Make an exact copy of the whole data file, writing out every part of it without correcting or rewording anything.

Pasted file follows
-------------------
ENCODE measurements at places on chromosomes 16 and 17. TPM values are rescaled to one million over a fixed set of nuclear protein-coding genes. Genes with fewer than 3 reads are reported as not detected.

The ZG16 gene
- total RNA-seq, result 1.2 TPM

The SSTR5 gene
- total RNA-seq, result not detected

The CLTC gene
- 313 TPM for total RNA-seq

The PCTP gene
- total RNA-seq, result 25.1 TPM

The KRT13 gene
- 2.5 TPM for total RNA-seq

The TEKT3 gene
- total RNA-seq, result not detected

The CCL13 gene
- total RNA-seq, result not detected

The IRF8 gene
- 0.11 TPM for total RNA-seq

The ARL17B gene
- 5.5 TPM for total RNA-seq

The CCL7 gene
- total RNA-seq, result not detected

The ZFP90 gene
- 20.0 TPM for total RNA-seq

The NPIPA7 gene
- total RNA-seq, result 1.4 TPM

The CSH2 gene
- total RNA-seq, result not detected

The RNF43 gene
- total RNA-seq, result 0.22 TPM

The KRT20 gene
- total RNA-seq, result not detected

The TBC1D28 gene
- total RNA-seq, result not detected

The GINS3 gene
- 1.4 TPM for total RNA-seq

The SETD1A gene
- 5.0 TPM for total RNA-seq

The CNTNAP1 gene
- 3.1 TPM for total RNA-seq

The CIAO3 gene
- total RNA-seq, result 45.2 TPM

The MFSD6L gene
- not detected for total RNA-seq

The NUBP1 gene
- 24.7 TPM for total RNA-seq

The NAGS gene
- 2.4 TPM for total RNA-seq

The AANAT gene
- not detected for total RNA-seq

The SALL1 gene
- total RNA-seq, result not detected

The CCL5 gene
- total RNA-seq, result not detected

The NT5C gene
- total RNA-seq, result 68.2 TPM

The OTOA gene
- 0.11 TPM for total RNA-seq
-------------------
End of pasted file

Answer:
ENCODE measurements at places on chromosomes 16 and 17. TPM values are rescaled to one million over a fixed set of nuclear protein-coding genes. Genes with fewer than 3 reads are reported as not detected.

The ZG16 gene
- total RNA-seq, result 1.2 TPM

The SSTR5 gene
- total RNA-seq, result not detected

The CLTC gene
- 313 TPM for total RNA-seq

The PCTP gene
- total RNA-seq, result 25.1 TPM

The KRT13 gene
- 2.5 TPM for total RNA-seq

The TEKT3 gene
- total RNA-seq, result not detected

The CCL13 gene
- total RNA-seq, result not detected

The IRF8 gene
- 0.11 TPM for total RNA-seq

The ARL17B gene
- 5.5 TPM for total RNA-seq

The CCL7 gene
- total RNA-seq, result not detected

The ZFP90 gene
- 20.0 TPM for total RNA-seq

The NPIPA7 gene
- total RNA-seq, result 1.4 TPM

The CSH2 gene
- total RNA-seq, result not detected

The RNF43 gene
- total RNA-seq, result 0.22 TPM

The KRT20 gene
- total RNA-seq, result not detected

The TBC1D28 gene
- total RNA-seq, result not detected

The GINS3 gene
- 1.4 TPM for total RNA-seq

The SETD1A gene
- 5.0 TPM for total RNA-seq

The CNTNAP1 gene
- 3.1 TPM for total RNA-seq

The CIAO3 gene
- total RNA-seq, result 45.2 TPM

The MFSD6L gene
- not detected for total RNA-seq

The NUBP1 gene
- 24.7 TPM for total RNA-seq

The NAGS gene
- 2.4 TPM for total RNA-seq

The AANAT gene
- not detected for total RNA-seq

The SALL1 gene
- total RNA-seq, result not detected

The CCL5 gene
- total RNA-seq, result not detected

The NT5C gene
- total RNA-seq, result 68.2 TPM

The OTOA gene
- 0.11 TPM for total RNA-seq